From the point of view of demand, there are three types of tourism: domestic, inbound and outbound. Tourism categories include international and national tourism, as well as tourism within the country (Fig. 3.). Overnight visitors are considered tourists, and daytime visitors are sightseers. Tourists who have arrived in the country on a cruise ship also act as sightseers, if they do not use local accommodation facilities for spending the night.
Fig. 3.. Types and categories of tourism
What parameters characterize the structure of tourist demand? Three groups of criteria can be distinguished: 1) geographical; 2) socio-demographic; 3) psychological and behavioral. Let's consider each of them in more detail. Segmentation by geographic parameters involves the division of demand into different geographic units: - domestic, inbound and outbound tourism, depending on the country of residence of the tourist; - tourism to parts of the world, countries, regions, cantons, cities, depending on the geographical purpose of the tourist trip.
Here is an approximate list of socio-demographic and psychological-behavioral criteria for segmentation of tourist demand.
Socio-demographic criteria (characteristics) of the tourist: - age; - gender; - profession; - the profession of the head of the family; - the size of the settlement where the tourist resides; '' the number of family members accompanying the tourist; type of family; ; nationality; - religious beliefs; - the presence or absence of personal vehicles in the family; - family income; - income per family member. Psychological and behavioral criteria (characteristics) of tourist behavior: the motive of the trip; psychological portrait of a tourist; seasonality; trip organization (tour operator); form of travel; - the vehicles used; - used accommodation facilities; - the distance of the trip; - the duration of the trip; - sources of funding for the trip; consultants and mediators in making a decision on the commission of a tourist trip.
Let's give examples of demand segmentation according to some of the above criteria. By age, there are, for example, youth tourism and tourism "seniors"; the demand for tourist services has its own characteristics on the part of age groups from 30 to 45 years old, from 45 to 55 years old, etc. Women's tourism, professional specialized tourism (for example, tours for bank employees, agricultural workers, various industries, etc.) are gaining in importance. Depending on the type of family, the demand is divided into family tourism with and without children, single tourism, tourism for families of 5 or more people, etc. Separate segments are formed by religious and ethnic tourism, expensive exclusive and cheap tourist trips.
The demand for tourist services has undergone significant changes over the past 30 years, and at the present stage, the trends in demand are as follows: - the transition from active to passive recreation; - specialization and individualization in demand; - expansion of outbound tourism; - greening consumer thinking; - splitting of the main vacation; - intensification of tourist recreation.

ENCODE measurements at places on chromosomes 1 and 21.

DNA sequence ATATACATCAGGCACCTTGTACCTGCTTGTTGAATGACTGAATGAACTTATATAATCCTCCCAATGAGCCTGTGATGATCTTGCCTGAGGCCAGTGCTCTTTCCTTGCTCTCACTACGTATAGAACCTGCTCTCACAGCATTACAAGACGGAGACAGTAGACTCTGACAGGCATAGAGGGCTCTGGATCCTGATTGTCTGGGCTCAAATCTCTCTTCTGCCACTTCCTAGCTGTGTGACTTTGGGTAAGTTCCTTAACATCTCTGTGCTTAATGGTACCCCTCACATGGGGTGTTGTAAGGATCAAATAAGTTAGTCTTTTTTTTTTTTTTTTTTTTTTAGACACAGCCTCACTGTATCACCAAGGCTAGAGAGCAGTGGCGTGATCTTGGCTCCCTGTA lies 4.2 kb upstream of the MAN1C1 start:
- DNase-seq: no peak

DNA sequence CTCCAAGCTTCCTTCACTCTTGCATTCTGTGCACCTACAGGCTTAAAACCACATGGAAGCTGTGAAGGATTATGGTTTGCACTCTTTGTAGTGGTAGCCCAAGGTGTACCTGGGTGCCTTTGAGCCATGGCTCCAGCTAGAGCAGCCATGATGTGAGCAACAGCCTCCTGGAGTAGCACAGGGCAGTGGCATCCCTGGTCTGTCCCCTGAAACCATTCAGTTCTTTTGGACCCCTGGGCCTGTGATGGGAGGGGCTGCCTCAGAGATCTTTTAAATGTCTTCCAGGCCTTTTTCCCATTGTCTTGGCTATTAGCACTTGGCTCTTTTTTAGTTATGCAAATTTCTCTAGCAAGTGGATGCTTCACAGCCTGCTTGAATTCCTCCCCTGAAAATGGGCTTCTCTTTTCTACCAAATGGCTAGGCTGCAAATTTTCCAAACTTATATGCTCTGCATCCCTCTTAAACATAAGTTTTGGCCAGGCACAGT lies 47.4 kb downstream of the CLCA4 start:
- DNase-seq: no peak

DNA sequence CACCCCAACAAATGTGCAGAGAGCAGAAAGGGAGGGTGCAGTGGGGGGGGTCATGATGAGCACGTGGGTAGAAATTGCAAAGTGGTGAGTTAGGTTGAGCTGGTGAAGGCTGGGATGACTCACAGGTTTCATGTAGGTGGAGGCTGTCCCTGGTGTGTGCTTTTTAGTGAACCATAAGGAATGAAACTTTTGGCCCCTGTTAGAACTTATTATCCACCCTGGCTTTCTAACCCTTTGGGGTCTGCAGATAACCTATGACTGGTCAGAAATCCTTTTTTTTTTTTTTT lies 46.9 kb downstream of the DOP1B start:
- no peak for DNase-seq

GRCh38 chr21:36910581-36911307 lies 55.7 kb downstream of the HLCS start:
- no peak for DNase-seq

Since 1950, international tourism has shown itself to be a "healthy" and reliable type of economy in spite of many negative factors, such as political and economic instability in many parts of the world, increased terrorism, etc. As a rule, during an economic downturn, demand either remained unchanged, or (soon after the "recovery" of the economy) returned to its previous level, but this process did not spread evenly among all tourist centers. Many of them disappeared due to the fact that they became unfashionable or could not provide sufficient safety for tourists.
Early 1980s. was marked by a recession in the world economy, which caused a reduction in international travel until 1984.This and the next (1985) year were record-breaking successful for European tourist centers, but the accident at the Chernobyl nuclear power plant in the USSR in 1986, as well as terrorist acts by Libyan extremists , the weakening of the US dollar in comparison with the currencies of other countries led to a decrease in tourist flows in the world.
In the second half of the 1980s. the situation returned to normal. During this period, some countries of the Pacific Rim (Australia, Hong Kong, Thailand and China), as well as European countries (Portugal and Turkey) experienced rapid growth, while others, on the contrary, recession (for example, Lebanon, which was once prosperous and famous for its tourism industry).
The nineties also began unfavorably for the development of international tourism: the main role was played by the war in Iraq, called "Desert Storm". Shortly after the outbreak of the war, travel to the region, as well as to the eastern Mediterranean and North Africa, was halted, thereby slowing the growth of international tourism. The subsequent economic downturn that swept through many industrialized countries further exacerbated the situation.
WTO statistics show that over 20 years the number of international tourists has almost tripled, from 160 million in 1970 to 460 million in 1990. However, in 1991, international tourism suffered a significant setback, and the rise in arrivals tourists accounted for only 1.5%. Another rise was observed in 1992, when the growth of arrivals was 8%. The total number of arrivals of tourists this year amounted to 504 million people, in 1993 518 million, and in 1994 - 546 million people.
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